3 key reasons why a Product Walkthrough has a negative impact on the User Onboarding Experience

As I was growing up, I was always told that ‘hate is a very strong word’. I guess I shall stay true to my roots and diplomatically say that I really dislike the product walkthroughs that I am often subjected to when I sign up for a trial of new software. I think as humans in the internet age, we can all say that we’ve been there, whether signing up for a personal or a business solution. We arrive at the signup page, enter our name, email address and a password to start the trial. We walk through a few basic steps in the setup wizard to get the ball rolling, nothing more than a few minutes, that’s fine. We come to the end of the setup wizard and I think ‘Yes, now I can really get started’ and then the dreaded greyed and dimmed screen appears - a little window saying ‘Welcome to xyz James, start your walkthrough now!' appears. Having been in this situation so so many times in the past, I instantly look for the ‘skip’ or ‘not now’ button that will get me away from my dreaded pet-hate, and now I can’t see one. Oh NO, it’s yet another one of those mandatory tours. I suppress my frustration and prepare for my usual course of action of pressing Next Next Next through the whole walkthrough, not reading a thing because I know I will both remember and learn almost nothing from this pointless experience - end it so that I can get on with actually engaging with my free trial.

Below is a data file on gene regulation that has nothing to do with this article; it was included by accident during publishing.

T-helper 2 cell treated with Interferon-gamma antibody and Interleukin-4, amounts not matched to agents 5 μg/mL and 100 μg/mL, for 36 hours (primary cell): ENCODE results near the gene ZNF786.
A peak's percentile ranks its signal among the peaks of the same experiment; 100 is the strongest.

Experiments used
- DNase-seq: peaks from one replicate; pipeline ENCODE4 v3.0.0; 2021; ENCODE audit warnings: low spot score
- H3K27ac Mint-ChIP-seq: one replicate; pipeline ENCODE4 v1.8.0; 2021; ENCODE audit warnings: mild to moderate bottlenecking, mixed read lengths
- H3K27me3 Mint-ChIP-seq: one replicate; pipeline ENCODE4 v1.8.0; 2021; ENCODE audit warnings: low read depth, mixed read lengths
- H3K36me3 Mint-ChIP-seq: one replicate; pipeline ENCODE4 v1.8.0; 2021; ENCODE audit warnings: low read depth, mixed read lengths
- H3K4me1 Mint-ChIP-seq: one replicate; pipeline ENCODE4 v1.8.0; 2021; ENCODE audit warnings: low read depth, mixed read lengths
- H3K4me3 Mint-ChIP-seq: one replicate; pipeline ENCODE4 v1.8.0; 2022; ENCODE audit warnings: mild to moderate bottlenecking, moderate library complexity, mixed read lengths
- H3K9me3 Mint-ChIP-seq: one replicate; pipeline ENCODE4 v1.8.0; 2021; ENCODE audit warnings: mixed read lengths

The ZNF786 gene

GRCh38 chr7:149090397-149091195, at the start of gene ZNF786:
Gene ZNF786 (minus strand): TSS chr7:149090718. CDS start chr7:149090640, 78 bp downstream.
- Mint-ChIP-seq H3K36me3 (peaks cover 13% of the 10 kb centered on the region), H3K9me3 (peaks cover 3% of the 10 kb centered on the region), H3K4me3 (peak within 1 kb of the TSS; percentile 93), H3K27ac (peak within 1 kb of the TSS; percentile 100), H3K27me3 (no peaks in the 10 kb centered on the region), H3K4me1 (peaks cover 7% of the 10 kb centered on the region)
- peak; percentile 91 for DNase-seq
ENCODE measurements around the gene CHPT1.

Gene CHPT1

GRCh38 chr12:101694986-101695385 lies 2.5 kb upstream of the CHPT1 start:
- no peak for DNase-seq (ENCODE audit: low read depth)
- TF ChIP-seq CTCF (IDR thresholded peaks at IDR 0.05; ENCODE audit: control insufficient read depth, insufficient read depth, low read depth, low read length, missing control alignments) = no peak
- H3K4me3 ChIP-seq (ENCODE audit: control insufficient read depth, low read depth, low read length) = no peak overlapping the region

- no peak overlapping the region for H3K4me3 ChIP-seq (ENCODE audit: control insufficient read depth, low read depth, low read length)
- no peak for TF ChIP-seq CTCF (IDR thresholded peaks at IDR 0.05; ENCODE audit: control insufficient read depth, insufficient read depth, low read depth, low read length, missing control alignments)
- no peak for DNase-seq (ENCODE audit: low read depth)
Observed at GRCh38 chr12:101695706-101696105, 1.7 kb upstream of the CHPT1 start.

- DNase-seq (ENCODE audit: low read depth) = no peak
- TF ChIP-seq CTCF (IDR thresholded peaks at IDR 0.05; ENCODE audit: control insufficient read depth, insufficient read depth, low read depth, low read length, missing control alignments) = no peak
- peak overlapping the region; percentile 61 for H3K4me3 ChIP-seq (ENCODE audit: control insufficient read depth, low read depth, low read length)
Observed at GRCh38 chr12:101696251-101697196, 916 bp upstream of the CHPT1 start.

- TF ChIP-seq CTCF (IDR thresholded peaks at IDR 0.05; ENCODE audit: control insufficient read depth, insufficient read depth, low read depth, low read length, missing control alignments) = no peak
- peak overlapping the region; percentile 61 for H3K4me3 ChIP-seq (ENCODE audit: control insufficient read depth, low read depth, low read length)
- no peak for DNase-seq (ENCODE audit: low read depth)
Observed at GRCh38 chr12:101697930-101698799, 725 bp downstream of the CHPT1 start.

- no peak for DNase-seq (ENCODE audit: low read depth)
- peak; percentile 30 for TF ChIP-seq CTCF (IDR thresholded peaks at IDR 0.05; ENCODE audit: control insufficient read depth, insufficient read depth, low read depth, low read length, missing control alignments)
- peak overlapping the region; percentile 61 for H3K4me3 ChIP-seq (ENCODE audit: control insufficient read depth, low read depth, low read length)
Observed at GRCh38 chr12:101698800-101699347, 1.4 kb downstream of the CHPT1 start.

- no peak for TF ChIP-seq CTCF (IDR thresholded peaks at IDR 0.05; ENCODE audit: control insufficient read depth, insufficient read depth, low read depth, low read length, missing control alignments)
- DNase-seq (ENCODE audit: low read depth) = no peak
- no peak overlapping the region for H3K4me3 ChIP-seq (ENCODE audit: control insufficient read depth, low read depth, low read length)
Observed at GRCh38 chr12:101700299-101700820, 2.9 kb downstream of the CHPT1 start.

From reading the above, you probably think I am being overly dramatic, or that I am making a mountain out of a molehill from my experiences, but please hear me out. Below I share my reasons on why I think walkthroughs add little value to the users onboarding experience when they are starting a free trial:

Too much information all at once
These walkthroughs generally comprize of highlighting buttons or features across the UI, accompanied by a small window explaining what each of these features will help you to accomplish. When being shown what 20, 30, or maybe even more than 50 buttons do in the space of five to ten minutes, the odds that a user even will remember what two or three of these buttons help them achieve are very small (not even to mention being able to find them in the interface after the walkthrough has ended). The walkthrough then ends, and there is no more assistance with features. Okay then. What’s next? They are presented with all of this information on the key features and expected to remember this all at once, and after the walkthrough, they are thrown in the deep end, and that’s it. It seems that the concept of showing them many or all features in a tour seems a little futile, wouldn’t you agree?

Cuts the user off when their interest is peaked